3RD PLACE: Grid + Grain by Everardo Lopez, Lauren McWhorter, and Jesce Walz | University of Washington
Faculty sponsors: Richard Mohler and Elizabeth Golden | University of Washington
Project excerpt: “Assembling a Neighborhood GRID + GRAIN is a neighborhood of streets, alleys, and urban spaces that welcomes people and builds community at multiple scales. It unites the dense urban fabric of the Lower East Side to the north with the massive residential blocks to the south...The program organization defines east-west corridors of public activity, using existing street edges and creating new paths between buildings. Delancey Street defines a strong edge along the north side of the site. The market reinforces this axis and acts both as a gateway and a boundary. Live-work units frame the opposite side of Market Street, encouraging exchange between visitors, residents, and merchants. Parallel to Market Street is The Yard, an outdoor space for residents framed by family-oriented housing on both sides and flanked by towers above. On the quieter southern edge of the site, Broome Street is defined by two- and three-bedroom townhouses: a contemporary interpretation of urban vernacular, with stoops opening onto the street. Elevating the Street The upper and lower blocks intersect to form rooftop terraces and community recreation spaces that provide opportunities for gathering among residents.”
Jury comments: “This winning submission is a very exciting and convincing urban strategy. The diagram for this project in plan and section is extremely elegant and works well. It is a project that you could see being build in New York City. The plaza created on Essex St. has a grand urban gesture to the larger street, and the market along Delancy St. is a nice buffer to the living spaces that lie behind. This scheme allows for a pedestrian way to be created – a much desired projected area. The museum volume is well developed and it celebrates the existing four-story building on Essex St. This team clearly gave a lot of attention to transportation on the site. There is a nice sequence from the subway to the proposed LowLine to the building. The vertical circulation from the underground all the way up to the housing is thought through and this shows in section. The section has a lot of breathing room and opportunity for southern light to enter. In fact, throughout the project there is serious consideration to sunlight, and we wish that other environmental systems received the same attention. The submission is lacking in its use of wood. The tectonic language is convincing that it could be wood, but the representation and narrative could have addressed the technical solutions of timber more.”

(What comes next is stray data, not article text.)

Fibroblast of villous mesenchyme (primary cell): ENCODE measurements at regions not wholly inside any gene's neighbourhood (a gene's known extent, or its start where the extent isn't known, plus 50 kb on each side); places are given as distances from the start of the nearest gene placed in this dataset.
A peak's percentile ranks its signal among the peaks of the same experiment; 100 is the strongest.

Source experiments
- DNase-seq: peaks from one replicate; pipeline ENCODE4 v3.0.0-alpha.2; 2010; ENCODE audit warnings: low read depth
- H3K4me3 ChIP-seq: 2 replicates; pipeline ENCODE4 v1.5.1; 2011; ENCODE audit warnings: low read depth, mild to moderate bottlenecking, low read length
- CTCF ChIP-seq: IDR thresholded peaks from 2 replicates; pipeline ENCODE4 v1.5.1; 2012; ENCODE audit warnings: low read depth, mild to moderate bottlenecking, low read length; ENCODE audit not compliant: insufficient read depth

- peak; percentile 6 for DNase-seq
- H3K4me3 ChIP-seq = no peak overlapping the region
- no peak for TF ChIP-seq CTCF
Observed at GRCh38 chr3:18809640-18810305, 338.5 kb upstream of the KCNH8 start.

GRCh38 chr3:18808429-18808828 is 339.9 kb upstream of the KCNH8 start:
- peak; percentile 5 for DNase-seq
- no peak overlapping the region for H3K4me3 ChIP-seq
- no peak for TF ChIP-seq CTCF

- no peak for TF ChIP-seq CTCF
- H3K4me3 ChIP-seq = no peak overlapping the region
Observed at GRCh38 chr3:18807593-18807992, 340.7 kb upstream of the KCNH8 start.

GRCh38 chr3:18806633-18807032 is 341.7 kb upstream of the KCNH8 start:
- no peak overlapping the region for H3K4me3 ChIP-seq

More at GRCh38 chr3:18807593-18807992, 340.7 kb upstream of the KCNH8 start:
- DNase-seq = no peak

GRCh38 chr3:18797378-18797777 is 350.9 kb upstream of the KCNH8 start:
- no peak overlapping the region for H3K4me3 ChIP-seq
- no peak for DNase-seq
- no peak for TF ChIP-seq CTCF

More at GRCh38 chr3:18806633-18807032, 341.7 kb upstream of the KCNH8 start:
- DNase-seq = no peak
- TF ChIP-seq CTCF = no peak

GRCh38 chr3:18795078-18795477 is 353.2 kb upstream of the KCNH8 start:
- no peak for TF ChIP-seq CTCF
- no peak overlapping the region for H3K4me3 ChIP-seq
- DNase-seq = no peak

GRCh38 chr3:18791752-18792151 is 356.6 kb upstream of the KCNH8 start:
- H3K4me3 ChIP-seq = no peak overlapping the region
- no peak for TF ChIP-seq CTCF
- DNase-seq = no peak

Don't forget to check out the honorable mentions in the image gallery below. You can see all the entries in their entirety here.
- Jennifer Cover, WoodWorks
- Dana Getman, SHoP Architects
- Susan Jones, atelierjones
- Alan Organschi , Gray Organschi Architect
- Jeff Spiritos, Spiritos Properties